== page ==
Here's another rarity from Milwaukee's legendary Bad Boy. By the time "Private Party" was in record stores, the band had already spent three years struggling to regain its composure after the sudden split from United Artists Records. With their fanatical hometown following keeping them aloft through this lean period, Bad Boy launched Streetwise Records to issue their third album in 1981. Though the album gained them newfound critical acclaim, it was not enough to launch them into superstar status. The band slagged it out in the midwest for another five years before finally giving up the ghost. A resurgence in interest eventually inspired a reunion in 1998 and the band can still be found conquering venues in their region today.
"Private Party" is an astonishing accomplishment, especially considering the climate in which this album was created. Few commercially successful acts ever have the fortune of trumping their most fruitful period of mainstream visibility, much less those who have never quite bridged the gap between being underground and being household names. Bad Boy had spent several years trying to capitalize on the support they were receiving from United Artists, but mainstream success eluded them in every way possible. So, it's quite amazing that their first self-financed album would not only push their songwriting to a whole new level, but also result in a production that glistens with a punishingly clear sheen that rivals any major label's output from the same time period.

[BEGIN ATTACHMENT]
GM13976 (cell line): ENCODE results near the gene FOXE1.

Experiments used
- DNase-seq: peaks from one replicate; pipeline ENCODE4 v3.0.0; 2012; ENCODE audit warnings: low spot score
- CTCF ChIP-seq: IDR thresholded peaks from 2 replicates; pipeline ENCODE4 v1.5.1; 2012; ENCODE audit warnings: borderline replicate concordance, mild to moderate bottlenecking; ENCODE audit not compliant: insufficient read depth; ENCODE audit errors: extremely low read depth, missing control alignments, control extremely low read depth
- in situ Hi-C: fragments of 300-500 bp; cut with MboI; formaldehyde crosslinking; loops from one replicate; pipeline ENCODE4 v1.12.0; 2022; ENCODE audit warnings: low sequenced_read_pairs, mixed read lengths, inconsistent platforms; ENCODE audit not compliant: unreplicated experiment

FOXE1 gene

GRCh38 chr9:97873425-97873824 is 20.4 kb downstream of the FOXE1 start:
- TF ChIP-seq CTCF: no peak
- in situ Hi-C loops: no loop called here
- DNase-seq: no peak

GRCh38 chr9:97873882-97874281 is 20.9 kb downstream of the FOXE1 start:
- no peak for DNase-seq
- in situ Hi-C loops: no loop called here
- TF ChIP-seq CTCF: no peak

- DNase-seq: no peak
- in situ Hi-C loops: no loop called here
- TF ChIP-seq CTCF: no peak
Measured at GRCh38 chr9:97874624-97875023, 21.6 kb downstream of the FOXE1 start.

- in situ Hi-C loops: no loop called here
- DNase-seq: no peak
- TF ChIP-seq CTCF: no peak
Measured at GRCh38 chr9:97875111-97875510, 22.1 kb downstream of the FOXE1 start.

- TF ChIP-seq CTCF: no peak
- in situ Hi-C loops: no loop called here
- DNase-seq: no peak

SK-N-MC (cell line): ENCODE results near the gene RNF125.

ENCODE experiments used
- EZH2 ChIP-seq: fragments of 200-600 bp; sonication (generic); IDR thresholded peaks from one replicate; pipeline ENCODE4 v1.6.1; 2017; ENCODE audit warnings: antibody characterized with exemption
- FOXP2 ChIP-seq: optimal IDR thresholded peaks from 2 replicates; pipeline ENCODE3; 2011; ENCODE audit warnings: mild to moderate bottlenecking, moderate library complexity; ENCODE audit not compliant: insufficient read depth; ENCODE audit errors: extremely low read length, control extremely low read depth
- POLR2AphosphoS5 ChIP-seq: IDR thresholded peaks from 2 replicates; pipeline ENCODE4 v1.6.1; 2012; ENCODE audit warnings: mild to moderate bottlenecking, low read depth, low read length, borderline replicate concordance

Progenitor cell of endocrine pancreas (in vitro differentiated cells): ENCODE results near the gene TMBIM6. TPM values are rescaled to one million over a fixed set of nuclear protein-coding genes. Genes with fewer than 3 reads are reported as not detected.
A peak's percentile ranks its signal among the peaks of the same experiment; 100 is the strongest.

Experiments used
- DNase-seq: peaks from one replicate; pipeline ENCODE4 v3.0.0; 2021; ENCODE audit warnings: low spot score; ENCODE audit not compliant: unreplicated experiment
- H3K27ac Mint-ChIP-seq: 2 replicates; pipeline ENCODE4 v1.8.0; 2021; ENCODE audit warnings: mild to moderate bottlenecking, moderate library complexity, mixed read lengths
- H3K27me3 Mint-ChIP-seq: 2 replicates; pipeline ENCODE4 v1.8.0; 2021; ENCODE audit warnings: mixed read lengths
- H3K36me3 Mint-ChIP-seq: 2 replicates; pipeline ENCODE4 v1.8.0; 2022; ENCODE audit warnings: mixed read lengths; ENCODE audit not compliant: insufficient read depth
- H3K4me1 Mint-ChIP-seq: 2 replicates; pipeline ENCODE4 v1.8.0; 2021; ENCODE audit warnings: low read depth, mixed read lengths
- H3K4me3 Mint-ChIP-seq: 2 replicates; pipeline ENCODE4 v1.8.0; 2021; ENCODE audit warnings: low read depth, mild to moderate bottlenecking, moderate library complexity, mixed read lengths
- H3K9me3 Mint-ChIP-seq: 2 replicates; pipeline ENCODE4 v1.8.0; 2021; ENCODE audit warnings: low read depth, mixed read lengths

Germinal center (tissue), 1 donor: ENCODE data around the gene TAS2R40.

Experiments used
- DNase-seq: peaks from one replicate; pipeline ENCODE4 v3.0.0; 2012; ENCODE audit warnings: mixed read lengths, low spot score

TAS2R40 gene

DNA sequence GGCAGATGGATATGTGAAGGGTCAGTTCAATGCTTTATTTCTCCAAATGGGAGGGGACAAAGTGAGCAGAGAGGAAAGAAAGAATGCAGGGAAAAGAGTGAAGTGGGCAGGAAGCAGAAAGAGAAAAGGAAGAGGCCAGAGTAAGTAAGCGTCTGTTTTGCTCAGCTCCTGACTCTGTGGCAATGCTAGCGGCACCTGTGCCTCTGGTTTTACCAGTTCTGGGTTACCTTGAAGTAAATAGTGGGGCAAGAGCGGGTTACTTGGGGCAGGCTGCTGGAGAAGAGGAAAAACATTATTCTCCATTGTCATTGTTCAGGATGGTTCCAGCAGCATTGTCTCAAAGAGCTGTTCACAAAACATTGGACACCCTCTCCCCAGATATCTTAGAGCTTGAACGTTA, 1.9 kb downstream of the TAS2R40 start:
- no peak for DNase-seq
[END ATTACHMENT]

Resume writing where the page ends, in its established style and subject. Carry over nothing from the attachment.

The album swaggers with confidence at every angle, complete with charging guitars, heavyhanded rhythms and a charismatic vocal approach that demands your immediate attention from the very first note. "Private Party" is the sound of a hungry band on fire and hellbent on making a powerful musical statement. There are literally no weak tracks to be found here, folks. It's that damn good. With a sound that blends Cheap Trick, Bachman-Turner Overdrive and Kiss, the band blasts through all ten tracks with total gusto. The result is unquestionably the most relevant collection of tracks this band ever laid to tape. Need proof? Check out this fresh vinyl tranfer done by me. It simply blows away the previous version that was available here!
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